In the face of senators’ criticism, Moderna CEO Stéphane Bancel did not agree to lower the commercial cost of the company’s Covid-19 vaccine in a hearing Wednesday on the vaccine’s price.
Sen. Bernie Sanders, I-Vermont, opened the hearing of the Senate Health, Education, Labor and Pensions Committee by slamming “an unprecedented level of corporate greed” and highlighting the personal wealth amassed by top Moderna executives after the Covid-19 vaccine rollout.
“As soon as Moderna started to receive billions of dollars from the federal government, Mr. Bancel literally became a billionaire overnight and is now worth over $4 billion. He was also able to secure a golden parachute for himself worth another $926 million after he leaves the company. But let’s be clear: Mr. Bancel is not alone,” said Sanders, who is chairman of the committee. “None of these four individuals were billionaires before the taxpayers of our country funded the Covid-19 vaccine.”
Moderna has proposed a price of $130 per vaccine dose.
Sanders highlighted the taxpayer-funded partnership between the National Institutes of Health and other federal agencies with Moderna to develop the Covid-19 vaccine.
US taxpayers paid $12 billion for the research, development and procurement of the vaccine, Sanders said.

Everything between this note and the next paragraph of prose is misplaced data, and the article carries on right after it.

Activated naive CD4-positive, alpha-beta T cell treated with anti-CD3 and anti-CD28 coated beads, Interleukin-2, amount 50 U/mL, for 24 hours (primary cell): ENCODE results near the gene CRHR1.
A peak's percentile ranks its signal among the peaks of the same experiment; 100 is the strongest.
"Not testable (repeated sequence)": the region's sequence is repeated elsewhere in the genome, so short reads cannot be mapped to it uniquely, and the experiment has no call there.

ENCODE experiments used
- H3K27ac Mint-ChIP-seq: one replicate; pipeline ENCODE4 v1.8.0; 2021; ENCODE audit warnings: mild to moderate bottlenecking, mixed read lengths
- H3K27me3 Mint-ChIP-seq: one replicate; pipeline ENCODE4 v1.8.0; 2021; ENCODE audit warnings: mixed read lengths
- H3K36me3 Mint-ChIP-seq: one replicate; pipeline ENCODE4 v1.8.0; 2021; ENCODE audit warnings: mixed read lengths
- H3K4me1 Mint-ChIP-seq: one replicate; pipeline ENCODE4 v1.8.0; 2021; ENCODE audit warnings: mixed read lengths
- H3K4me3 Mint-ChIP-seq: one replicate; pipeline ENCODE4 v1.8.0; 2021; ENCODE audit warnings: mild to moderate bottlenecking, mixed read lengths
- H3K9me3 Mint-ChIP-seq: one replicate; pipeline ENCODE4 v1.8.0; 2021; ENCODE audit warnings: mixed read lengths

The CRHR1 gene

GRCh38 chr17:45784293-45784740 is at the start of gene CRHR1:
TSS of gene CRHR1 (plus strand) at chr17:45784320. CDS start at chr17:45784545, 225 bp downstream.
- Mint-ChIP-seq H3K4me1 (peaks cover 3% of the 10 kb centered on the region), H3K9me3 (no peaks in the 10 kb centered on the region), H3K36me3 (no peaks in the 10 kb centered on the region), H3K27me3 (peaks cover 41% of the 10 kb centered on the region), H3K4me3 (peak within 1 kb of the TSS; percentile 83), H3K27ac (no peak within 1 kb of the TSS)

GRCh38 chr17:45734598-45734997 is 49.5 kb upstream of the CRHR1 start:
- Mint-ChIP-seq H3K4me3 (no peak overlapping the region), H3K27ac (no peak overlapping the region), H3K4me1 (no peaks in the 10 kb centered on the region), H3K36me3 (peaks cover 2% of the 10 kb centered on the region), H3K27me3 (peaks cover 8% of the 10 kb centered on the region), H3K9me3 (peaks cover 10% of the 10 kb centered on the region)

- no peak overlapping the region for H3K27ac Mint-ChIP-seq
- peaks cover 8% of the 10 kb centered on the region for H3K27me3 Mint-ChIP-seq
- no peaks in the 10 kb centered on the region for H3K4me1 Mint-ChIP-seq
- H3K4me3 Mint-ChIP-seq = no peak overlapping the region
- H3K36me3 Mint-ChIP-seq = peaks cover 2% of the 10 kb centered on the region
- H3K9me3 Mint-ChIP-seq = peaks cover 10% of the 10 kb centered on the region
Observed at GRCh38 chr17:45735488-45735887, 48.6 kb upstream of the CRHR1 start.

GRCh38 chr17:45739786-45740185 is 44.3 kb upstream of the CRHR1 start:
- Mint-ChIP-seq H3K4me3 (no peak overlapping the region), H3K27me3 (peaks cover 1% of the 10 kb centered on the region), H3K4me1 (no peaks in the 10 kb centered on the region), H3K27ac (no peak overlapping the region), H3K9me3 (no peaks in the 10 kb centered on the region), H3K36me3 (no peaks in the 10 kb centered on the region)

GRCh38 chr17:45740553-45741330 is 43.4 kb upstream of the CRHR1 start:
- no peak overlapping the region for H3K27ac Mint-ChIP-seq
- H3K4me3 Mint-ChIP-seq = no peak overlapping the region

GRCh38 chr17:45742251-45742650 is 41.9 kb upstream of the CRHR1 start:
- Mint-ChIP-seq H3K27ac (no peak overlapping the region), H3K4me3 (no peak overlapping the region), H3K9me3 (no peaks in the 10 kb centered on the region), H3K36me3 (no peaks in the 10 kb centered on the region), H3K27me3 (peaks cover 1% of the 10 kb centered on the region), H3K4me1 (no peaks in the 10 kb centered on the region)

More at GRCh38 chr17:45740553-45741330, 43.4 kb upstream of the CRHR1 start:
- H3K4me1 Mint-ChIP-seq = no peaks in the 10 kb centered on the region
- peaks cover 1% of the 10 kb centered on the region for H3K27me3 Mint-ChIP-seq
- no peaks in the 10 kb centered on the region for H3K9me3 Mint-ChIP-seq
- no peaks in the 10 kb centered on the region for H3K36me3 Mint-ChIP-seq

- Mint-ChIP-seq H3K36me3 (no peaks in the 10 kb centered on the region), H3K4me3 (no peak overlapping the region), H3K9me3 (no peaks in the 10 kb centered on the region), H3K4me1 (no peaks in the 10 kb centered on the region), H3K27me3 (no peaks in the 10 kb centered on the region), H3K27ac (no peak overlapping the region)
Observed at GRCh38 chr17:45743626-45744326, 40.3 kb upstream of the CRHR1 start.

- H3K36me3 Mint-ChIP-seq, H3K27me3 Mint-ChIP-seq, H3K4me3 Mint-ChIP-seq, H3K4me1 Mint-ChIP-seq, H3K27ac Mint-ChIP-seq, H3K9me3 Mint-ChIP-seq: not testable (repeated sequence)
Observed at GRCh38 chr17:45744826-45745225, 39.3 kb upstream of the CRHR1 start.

The federal government has spent more than $30 billion on Covid-19 vaccines and ensuring people can access them without charge, according to a report from the Kaiser Family Foundation.
“And here is the thank you that the taxpayers of this country received from Moderna for that huge investment: They are thanking the taxpayers of the United States by proposing to quadruple the price of the Covid vaccine to as much as $130 once the government stockpile runs out – at a time when it costs less than $3 to manufacture the vaccine,” Sanders said.
Bancel said that after 10 years of losing money, Moderna created a vaccine that “ended the pandemic.”
He explained why his company has proposed a $130 vaccine price tag: This round of Covid-19 vaccinations will be made for the commercial market, meaning they would be packaged in single-dose vials, affecting the price. Until this point, the shots have been made to be sold to the government in vials of 10 doses.
Additionally, Moderna is adjusting for decreased demand.
“The volume we had during the pandemic gave us economies of scale that we won’t have anymore. That is what is different,” Bancel said.
When Sanders asked, Bancel would not commit to lowering the price of the shot or ensuring that it will cost less than it does in other countries.
“I cannot say the price will be lower than other countries,” Bancel said.
In February, Moderna announced an assistance program that will provide free vaccinations for uninsured people as the federal health emergency declaration expires.
Committee member Sen. Bill Cassidy, R-Louisiana, questioned the program, asking whether it might include an administration fee that would carry a cost. Bancel said he would need to look into the question.
Fellow member Sen. Rand Paul, R-Kentucky, shifted the focus away from the cost of the Covid-19 vaccine and questioned its safety and a potential conflict of interest.
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“You think it creates a conflict of interest for the same people deciding the policy of how often we have to take the vaccine to also be making money the more times we take the vaccine?” Paul asked.
Bancel replied that the government is tasked with this decision.